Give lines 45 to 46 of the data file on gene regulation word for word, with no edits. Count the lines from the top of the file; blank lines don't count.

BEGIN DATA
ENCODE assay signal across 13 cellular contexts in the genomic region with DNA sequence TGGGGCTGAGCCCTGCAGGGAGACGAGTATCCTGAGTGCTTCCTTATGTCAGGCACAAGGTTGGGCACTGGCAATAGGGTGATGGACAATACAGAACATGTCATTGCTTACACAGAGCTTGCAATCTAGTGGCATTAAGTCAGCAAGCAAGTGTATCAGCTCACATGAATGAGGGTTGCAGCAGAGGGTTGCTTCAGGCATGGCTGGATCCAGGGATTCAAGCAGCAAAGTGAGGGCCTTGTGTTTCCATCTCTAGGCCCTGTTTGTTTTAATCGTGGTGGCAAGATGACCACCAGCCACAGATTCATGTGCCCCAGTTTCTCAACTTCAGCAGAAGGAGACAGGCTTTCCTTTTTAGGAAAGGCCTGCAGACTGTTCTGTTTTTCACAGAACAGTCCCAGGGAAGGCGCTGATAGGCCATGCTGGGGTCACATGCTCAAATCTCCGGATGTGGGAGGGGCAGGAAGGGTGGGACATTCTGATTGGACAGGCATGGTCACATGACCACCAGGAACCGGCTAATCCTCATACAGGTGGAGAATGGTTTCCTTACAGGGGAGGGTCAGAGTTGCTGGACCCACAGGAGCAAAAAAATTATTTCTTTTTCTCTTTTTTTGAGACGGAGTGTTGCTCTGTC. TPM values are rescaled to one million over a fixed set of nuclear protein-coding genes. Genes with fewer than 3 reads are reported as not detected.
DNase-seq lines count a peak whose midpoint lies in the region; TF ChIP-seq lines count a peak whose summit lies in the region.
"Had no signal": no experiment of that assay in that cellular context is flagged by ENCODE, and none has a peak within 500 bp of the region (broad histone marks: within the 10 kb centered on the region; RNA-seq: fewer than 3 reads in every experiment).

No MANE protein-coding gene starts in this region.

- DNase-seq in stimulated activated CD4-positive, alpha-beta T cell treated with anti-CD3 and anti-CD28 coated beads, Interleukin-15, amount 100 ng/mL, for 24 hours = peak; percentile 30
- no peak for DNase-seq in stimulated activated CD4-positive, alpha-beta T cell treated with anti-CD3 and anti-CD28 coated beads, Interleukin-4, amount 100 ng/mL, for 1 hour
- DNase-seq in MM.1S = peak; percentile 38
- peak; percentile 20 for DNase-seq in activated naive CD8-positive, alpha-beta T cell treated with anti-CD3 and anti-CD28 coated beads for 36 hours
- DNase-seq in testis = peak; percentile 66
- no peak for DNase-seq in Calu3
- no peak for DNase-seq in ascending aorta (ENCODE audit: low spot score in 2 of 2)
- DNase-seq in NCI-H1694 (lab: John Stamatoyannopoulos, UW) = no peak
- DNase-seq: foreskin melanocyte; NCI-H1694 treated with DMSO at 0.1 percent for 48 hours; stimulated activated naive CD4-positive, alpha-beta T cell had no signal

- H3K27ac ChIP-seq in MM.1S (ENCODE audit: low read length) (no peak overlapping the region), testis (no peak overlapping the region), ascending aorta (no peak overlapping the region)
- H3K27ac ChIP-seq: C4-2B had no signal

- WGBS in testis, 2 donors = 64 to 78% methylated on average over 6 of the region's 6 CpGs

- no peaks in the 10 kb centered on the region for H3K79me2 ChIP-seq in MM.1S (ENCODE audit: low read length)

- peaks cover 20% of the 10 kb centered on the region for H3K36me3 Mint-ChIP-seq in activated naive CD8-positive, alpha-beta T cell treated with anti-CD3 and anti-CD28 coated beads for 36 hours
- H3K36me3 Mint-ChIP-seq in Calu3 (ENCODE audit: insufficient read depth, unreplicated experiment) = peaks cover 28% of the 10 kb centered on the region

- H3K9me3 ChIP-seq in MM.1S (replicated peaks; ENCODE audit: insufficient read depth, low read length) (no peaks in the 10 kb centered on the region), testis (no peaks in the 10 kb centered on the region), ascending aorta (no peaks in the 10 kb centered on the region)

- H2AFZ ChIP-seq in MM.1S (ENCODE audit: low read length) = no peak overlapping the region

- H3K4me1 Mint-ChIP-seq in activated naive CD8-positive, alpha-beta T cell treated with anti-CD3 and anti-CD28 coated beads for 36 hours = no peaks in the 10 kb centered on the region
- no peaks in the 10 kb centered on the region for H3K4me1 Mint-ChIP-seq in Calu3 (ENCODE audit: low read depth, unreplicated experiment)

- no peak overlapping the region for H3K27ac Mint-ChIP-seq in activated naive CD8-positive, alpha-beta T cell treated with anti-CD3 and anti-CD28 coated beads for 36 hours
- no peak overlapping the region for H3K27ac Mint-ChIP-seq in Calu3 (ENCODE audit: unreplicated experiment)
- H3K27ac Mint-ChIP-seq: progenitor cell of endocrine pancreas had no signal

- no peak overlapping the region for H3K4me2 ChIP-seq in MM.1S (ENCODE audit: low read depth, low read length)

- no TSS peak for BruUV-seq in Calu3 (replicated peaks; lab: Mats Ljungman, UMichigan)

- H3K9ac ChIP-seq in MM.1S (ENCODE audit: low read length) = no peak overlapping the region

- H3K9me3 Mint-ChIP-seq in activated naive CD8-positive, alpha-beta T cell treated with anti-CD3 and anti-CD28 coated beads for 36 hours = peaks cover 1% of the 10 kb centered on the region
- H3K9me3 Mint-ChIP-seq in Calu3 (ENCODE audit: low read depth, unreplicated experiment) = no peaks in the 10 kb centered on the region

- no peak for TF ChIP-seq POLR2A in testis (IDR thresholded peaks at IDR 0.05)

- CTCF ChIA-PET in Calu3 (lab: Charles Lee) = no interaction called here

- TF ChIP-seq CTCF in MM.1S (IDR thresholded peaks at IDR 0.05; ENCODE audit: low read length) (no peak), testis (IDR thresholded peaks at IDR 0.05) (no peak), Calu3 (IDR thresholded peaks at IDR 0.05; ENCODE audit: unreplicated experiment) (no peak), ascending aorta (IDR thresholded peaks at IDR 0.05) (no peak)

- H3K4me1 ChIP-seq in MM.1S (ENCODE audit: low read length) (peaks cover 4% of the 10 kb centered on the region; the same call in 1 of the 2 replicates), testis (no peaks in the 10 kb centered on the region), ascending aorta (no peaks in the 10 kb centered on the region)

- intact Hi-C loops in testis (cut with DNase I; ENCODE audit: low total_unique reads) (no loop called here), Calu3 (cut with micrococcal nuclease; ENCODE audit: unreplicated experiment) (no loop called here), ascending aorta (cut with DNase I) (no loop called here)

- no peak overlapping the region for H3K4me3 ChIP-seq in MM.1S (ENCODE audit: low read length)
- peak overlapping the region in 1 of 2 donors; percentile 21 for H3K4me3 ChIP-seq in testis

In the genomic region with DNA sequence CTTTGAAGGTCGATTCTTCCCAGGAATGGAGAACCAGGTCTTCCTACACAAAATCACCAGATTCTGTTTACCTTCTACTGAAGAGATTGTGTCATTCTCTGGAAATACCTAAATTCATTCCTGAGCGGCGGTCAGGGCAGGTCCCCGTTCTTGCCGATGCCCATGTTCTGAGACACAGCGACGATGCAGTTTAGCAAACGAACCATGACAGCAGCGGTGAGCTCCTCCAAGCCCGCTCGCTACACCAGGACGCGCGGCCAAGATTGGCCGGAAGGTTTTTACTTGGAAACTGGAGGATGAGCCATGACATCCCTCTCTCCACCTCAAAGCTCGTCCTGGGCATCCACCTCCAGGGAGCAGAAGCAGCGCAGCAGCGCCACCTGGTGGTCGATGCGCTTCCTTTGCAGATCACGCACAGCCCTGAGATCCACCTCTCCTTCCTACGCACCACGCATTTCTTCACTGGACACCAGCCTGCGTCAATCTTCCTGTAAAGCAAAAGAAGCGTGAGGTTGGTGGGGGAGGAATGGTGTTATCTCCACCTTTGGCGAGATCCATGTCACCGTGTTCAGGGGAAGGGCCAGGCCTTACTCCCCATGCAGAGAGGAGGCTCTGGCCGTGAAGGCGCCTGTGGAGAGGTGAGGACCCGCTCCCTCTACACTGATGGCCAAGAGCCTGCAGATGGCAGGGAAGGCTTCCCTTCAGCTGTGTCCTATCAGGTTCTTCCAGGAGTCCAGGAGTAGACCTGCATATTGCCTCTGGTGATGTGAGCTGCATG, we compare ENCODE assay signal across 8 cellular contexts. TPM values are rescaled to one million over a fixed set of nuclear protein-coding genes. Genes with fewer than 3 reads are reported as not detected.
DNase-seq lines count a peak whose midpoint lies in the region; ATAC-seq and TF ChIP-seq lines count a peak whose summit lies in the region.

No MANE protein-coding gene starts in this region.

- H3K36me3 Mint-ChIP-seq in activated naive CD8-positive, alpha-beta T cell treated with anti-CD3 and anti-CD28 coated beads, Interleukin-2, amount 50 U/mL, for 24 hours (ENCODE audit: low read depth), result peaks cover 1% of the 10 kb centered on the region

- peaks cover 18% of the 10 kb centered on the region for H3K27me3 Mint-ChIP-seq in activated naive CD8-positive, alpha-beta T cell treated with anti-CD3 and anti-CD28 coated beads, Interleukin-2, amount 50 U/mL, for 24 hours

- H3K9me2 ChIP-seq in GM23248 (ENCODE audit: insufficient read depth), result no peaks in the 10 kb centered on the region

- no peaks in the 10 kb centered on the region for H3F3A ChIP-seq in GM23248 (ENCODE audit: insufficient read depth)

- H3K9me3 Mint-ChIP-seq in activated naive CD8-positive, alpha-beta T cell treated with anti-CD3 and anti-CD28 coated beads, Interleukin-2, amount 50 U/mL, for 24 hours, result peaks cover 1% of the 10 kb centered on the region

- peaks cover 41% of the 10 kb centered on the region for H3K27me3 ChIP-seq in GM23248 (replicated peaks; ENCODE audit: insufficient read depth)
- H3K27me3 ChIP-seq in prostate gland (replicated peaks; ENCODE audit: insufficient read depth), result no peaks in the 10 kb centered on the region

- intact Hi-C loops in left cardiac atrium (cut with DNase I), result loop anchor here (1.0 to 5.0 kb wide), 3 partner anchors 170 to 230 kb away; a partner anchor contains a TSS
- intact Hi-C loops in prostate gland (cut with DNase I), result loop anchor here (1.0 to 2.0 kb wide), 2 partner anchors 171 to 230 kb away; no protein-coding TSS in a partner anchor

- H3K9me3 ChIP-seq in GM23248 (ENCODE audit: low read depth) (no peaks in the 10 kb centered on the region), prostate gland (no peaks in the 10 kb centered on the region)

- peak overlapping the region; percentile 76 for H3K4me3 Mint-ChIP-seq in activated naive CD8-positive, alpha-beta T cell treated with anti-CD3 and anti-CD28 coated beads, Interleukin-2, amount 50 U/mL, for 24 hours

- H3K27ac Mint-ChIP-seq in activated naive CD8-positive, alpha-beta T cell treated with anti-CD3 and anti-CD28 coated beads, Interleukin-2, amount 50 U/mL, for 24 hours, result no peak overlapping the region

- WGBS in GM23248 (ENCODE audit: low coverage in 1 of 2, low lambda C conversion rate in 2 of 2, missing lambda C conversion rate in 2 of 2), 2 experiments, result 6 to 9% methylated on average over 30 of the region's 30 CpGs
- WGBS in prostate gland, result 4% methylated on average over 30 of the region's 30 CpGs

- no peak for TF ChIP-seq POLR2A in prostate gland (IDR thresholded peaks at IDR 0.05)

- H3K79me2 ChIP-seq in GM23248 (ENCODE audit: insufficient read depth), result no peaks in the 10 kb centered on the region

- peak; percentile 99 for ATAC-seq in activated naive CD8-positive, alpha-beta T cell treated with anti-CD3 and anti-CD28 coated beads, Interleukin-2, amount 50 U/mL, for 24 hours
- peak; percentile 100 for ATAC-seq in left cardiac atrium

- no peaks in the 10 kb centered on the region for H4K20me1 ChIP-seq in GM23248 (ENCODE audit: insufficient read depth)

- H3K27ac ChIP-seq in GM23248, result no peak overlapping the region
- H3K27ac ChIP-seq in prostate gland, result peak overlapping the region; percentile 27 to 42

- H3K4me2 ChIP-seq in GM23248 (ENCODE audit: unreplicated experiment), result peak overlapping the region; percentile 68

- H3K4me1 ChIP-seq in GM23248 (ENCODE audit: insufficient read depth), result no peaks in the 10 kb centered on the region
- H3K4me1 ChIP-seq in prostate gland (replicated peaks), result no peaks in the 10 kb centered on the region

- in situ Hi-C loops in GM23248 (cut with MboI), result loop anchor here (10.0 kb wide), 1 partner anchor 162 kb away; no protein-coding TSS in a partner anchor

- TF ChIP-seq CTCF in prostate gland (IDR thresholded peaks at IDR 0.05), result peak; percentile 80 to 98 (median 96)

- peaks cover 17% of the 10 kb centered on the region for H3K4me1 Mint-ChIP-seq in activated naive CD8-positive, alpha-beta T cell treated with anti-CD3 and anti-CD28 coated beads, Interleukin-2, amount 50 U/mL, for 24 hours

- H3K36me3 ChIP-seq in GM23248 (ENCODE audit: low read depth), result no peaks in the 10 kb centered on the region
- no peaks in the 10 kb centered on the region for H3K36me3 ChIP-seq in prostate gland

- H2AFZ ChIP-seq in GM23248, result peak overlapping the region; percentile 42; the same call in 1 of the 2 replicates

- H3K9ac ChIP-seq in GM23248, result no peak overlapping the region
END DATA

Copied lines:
- no peaks in the 10 kb centered on the region for H3F3A ChIP-seq in GM23248 (ENCODE audit: insufficient read depth)

- H3K9me3 Mint-ChIP-seq in activated naive CD8-positive, alpha-beta T cell treated with anti-CD3 and anti-CD28 coated beads, Interleukin-2, amount 50 U/mL, for 24 hours, result peaks cover 1% of the 10 kb centered on the region